Against the backdrop of these existing tensions, Ribbentrop’s grave may, therefore, serve as a site to ensure that a confrontation with history cannot be evaded, covered up, or shunned. Initially, making his gravestone visible to the community can introduce back into the social consciousness what may have been forgotten. His gravestone, just like Munich’s Documentation Center, prevents attempts to deny that perpetrators like Ribbentrop ever existed. The gravestone can also become part of a more transformative memorial landscape: Graves, or sites, of perpetrators must not be reduced to becoming possible rallying points for (neo)Nazis; an example for this is Priebe’s – the corpse that no one wanted – house which was visited, on the occasion of his 100th birthday, by members of Jewish groups and other protesters who gathered to read out publically the names of victims in Italy (Smale, 2013).

Finally, placing Ribbentrop’s gravestone in a municipal cemetery, what is perceived as the ordinary burial place of honorable citizens, veterans, and neighbors, may be felt to be offensive by some, or out of place by others – however, I would argue, the uncomfortable truth is that it is exactly where and how he should be remembered. In the same way as the stumbling stones in front of houses remind us that the Jews who lived here were neighbors, his gravestone serves as an important reminder that the perpetrators of the Holocaust were neither ‘different’, extra-ordinary, nor on the margins of society. Ideas of ‘the individual as madman’-theory of history and ‘perpetrators-as-monsters’, allows us to disassociate ourselves too easily from their crimes, and takes away the complexities of the process that leads to mass atrocity of which ordinary people were part. Ribbentrop and others were amongst all of us, with personal lives, and regular families of their own. Just in the same way as their victims were amongst us, too.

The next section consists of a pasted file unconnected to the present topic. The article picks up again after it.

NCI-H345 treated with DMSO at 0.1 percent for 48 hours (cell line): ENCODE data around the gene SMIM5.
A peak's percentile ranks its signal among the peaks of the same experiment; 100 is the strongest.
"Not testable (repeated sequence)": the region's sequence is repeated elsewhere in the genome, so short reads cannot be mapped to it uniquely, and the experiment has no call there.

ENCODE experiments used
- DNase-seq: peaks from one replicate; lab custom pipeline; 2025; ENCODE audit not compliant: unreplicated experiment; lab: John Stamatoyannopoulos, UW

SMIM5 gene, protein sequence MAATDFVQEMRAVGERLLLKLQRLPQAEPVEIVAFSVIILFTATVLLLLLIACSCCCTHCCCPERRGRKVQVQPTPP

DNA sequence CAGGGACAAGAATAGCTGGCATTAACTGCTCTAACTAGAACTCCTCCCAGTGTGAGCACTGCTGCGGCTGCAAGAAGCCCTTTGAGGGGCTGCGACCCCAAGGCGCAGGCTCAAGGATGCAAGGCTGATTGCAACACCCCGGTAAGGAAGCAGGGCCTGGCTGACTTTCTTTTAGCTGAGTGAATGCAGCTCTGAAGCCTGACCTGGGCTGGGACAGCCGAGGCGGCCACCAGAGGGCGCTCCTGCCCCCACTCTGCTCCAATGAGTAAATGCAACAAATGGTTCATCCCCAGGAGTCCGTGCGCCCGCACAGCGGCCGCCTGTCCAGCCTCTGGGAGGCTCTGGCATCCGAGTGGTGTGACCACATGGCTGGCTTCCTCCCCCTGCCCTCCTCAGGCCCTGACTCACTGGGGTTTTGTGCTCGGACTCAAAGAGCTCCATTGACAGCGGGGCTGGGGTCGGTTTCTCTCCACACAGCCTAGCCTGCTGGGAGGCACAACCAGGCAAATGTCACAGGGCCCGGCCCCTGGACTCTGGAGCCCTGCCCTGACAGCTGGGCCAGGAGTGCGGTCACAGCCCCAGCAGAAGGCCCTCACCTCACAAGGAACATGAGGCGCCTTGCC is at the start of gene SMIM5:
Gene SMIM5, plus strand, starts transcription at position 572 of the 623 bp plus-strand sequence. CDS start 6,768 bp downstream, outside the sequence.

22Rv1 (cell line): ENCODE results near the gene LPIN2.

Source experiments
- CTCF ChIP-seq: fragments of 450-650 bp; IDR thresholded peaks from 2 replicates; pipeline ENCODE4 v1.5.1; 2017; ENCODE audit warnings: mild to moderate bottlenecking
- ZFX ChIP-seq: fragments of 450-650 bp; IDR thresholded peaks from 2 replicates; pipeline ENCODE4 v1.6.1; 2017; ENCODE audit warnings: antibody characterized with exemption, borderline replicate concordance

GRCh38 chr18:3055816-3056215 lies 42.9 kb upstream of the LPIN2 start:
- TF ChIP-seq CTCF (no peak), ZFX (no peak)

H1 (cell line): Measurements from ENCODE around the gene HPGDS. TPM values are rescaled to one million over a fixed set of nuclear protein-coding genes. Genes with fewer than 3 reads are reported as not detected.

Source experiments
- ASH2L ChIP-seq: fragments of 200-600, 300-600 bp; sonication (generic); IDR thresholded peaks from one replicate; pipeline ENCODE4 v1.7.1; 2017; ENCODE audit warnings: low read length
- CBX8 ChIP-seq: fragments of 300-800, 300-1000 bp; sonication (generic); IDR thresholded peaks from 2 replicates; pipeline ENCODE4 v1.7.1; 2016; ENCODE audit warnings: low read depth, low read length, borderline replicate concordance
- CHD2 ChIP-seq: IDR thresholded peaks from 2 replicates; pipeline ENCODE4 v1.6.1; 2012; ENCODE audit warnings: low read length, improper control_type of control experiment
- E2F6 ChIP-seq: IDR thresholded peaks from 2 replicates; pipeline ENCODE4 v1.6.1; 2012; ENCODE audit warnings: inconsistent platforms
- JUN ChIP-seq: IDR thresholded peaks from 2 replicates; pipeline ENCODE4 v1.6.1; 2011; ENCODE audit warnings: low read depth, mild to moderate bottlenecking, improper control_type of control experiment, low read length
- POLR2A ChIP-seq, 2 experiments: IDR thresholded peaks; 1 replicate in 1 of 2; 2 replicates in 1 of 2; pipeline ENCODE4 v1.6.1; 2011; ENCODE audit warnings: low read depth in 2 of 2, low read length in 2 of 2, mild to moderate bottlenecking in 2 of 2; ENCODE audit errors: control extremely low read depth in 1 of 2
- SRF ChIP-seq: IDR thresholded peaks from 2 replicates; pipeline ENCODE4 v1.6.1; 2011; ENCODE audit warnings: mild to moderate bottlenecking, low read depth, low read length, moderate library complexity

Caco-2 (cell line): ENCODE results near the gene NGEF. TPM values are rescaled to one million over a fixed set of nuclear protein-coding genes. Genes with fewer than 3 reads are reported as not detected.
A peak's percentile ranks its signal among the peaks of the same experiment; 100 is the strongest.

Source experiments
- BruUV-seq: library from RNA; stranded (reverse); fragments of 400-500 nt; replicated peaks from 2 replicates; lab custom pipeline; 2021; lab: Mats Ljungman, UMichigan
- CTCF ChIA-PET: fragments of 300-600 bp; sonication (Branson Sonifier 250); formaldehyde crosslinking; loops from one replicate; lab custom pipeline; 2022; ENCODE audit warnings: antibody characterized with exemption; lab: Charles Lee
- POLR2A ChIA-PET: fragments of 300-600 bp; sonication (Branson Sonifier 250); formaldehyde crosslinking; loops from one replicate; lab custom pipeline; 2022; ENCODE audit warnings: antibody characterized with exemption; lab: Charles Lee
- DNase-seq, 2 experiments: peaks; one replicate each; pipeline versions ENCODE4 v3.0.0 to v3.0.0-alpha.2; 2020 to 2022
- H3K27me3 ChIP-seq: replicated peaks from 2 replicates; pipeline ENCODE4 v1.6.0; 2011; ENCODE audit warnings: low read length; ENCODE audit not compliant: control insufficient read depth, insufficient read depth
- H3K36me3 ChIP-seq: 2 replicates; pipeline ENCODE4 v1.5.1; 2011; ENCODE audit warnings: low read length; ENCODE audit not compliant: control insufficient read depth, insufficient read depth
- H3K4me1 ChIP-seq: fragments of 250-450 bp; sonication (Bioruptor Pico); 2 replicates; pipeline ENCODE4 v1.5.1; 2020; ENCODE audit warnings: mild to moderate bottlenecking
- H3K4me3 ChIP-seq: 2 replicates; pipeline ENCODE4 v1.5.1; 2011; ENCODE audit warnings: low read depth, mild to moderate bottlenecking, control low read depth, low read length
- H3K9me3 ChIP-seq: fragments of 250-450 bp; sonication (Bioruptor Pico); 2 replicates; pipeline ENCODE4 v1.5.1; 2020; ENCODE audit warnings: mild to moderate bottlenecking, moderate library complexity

With that in mind, Ribbentrop’s gravestone should stay.


Assmann, A. (2011). Der Lange Schatten der Vergangenheit. Erinnerungskultur und Geschichtspolitik. Munich: C.H. Beck, p. 222.